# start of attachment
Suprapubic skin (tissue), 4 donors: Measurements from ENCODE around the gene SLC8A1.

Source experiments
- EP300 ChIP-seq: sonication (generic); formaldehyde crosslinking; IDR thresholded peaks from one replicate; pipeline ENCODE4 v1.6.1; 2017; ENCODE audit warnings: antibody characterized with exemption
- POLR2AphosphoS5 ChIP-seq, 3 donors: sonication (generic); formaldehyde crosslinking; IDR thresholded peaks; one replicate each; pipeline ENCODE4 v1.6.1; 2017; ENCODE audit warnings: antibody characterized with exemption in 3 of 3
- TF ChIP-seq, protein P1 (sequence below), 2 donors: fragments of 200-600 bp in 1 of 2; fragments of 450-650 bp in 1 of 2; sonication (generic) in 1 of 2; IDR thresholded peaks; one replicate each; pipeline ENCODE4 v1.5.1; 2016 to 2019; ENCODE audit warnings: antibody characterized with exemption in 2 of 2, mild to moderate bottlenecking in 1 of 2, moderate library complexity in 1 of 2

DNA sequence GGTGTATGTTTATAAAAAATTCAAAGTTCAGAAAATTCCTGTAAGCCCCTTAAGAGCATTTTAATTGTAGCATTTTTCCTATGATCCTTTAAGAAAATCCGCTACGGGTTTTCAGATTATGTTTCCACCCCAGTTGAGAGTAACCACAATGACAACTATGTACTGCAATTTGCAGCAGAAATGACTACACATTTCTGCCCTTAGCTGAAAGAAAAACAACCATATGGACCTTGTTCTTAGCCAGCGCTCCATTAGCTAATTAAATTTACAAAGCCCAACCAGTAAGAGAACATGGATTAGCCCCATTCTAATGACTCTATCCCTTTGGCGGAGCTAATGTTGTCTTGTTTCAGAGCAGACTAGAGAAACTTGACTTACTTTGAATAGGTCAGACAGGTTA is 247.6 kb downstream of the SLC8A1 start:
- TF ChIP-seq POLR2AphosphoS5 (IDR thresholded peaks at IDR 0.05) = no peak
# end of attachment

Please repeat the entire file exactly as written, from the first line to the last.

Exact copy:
Suprapubic skin (tissue), 4 donors: Measurements from ENCODE around the gene SLC8A1.

Source experiments
- EP300 ChIP-seq: sonication (generic); formaldehyde crosslinking; IDR thresholded peaks from one replicate; pipeline ENCODE4 v1.6.1; 2017; ENCODE audit warnings: antibody characterized with exemption
- POLR2AphosphoS5 ChIP-seq, 3 donors: sonication (generic); formaldehyde crosslinking; IDR thresholded peaks; one replicate each; pipeline ENCODE4 v1.6.1; 2017; ENCODE audit warnings: antibody characterized with exemption in 3 of 3
- TF ChIP-seq, protein P1 (sequence below), 2 donors: fragments of 200-600 bp in 1 of 2; fragments of 450-650 bp in 1 of 2; sonication (generic) in 1 of 2; IDR thresholded peaks; one replicate each; pipeline ENCODE4 v1.5.1; 2016 to 2019; ENCODE audit warnings: antibody characterized with exemption in 2 of 2, mild to moderate bottlenecking in 1 of 2, moderate library complexity in 1 of 2

DNA sequence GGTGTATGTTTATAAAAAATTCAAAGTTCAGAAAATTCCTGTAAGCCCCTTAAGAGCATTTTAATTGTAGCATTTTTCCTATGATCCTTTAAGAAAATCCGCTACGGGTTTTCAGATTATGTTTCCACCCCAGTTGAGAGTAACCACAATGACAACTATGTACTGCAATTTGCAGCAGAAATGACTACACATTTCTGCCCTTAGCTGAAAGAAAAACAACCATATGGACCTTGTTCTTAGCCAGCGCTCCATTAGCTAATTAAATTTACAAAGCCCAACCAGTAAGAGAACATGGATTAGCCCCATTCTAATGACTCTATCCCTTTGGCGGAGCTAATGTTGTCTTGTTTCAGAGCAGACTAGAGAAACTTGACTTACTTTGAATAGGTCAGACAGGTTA is 247.6 kb downstream of the SLC8A1 start:
- TF ChIP-seq POLR2AphosphoS5 (IDR thresholded peaks at IDR 0.05) = no peak